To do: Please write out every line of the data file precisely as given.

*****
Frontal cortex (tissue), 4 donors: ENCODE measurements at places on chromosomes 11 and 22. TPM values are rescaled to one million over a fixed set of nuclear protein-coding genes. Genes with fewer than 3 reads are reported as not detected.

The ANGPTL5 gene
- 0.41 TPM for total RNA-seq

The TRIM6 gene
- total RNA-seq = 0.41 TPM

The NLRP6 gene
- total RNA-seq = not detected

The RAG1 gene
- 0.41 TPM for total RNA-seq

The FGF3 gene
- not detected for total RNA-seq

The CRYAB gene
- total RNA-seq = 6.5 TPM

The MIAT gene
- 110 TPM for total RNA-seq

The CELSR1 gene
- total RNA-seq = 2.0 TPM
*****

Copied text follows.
Frontal cortex (tissue), 4 donors: ENCODE measurements at places on chromosomes 11 and 22. TPM values are rescaled to one million over a fixed set of nuclear protein-coding genes. Genes with fewer than 3 reads are reported as not detected.

The ANGPTL5 gene
- 0.41 TPM for total RNA-seq

The TRIM6 gene
- total RNA-seq = 0.41 TPM

The NLRP6 gene
- total RNA-seq = not detected

The RAG1 gene
- 0.41 TPM for total RNA-seq

The FGF3 gene
- not detected for total RNA-seq

The CRYAB gene
- total RNA-seq = 6.5 TPM

The MIAT gene
- 110 TPM for total RNA-seq

The CELSR1 gene
- total RNA-seq = 2.0 TPM